So yesterday, I look out my kitchen window to see Marcello Jr. and Sr. walking down the lane with their very sweet dog (perro in espanol) Doggie, yes that is really it’s name:) Next thing I know I see Doggie in my neighbors lot with Igor one of our local iguanas in his mouth. Doggie, being his playful self was shaking Igor holding him by the head. I was horrified, I love watching our local iguanas sunbathe everyday, I yelled at Doggie and he promptly dropped Igor and carried on with his day.
I grabbed the dish towel and ran down to hopefully save Igor. He was lying right where he was dropped and not moving, I scooped him up in the towel and brought him into our champa (Honduran outdoor living area). When I placed him on the counter he didn’t flinch but I could see he was alive by his shallow breathing. I took another damp cloth and wiped the blood from his head, it looked like Doggie had punctured the top of Igor’s head and possibly his right eye but everything else was in tact.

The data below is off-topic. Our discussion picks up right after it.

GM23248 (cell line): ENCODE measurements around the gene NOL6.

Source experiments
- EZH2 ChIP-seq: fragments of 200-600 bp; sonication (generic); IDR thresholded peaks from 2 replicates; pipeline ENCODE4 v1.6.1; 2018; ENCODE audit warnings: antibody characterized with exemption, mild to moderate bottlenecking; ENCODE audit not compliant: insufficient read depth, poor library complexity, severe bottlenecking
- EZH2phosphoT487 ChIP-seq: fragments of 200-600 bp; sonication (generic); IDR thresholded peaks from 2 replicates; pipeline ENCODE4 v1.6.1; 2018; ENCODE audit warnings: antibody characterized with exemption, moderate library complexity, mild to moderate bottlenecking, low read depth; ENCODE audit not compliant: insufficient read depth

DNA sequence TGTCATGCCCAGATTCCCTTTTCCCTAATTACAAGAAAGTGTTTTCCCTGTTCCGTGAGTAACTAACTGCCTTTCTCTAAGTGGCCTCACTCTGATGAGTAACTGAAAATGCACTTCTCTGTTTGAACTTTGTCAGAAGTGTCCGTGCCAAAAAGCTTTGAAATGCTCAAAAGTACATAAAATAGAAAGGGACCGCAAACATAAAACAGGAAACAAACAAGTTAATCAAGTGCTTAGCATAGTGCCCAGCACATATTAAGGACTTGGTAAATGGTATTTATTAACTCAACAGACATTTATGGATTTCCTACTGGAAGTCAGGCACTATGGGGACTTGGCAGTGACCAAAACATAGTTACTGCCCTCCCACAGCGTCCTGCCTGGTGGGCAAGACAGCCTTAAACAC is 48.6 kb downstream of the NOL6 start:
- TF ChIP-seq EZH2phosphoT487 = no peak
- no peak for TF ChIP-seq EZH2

Since I have no idea how to save an iguana, I called Dr. J and Henry, our friends and also the contractors that are putting in our pool. I thought Henry would know for sure being a born and raised Honduran, only to be informed that he had no idea because “Henry’s a city boy”. He did warn me however that the tail can be extremely dangerous being so strong and spiked.
We have another iguana that lives in out champa named Izzy Flop, on the odd occasion guests will see Izzy lying on the roof or on one of the beams but usually not for long. Today, Izzy must not have been too happy to see another Iguana in his turf because he became the most inquisitive lizard you have ever seen, always peeking his head over to see and never out of our site.
Andrea brought Igor some watermelon and I climbed up and left a piece for Izzy which he promptly made vanish.
After really no movement from Igor for quite a while and the curiosity of Izzy we thought it beast to move Igor to a safer place to rest, so we moved him onto our deck and wrapped him in towels to keep him warm. I know from watching BBC that Iguanas being cold blooded need to warm up in the sun to gain enough energy to forage. That was for the Galapagos Marine Iguanas but I figured the same must apply for land ones as well.
He did move his legs a bit when I was carrying him this time so that to me was a good sign.
So I went to bed last night after one last look in on Igor, and it didn’t look good. He did not appear to be breathing and his fins or whatever you’d call them that run the length of his spine were all laying flat all I could do was hope for a miracle. I left him some water and watermelon and tucked him in for the night, hoping that I’d awake to see him basking in the sun on the cabana next door as per usual.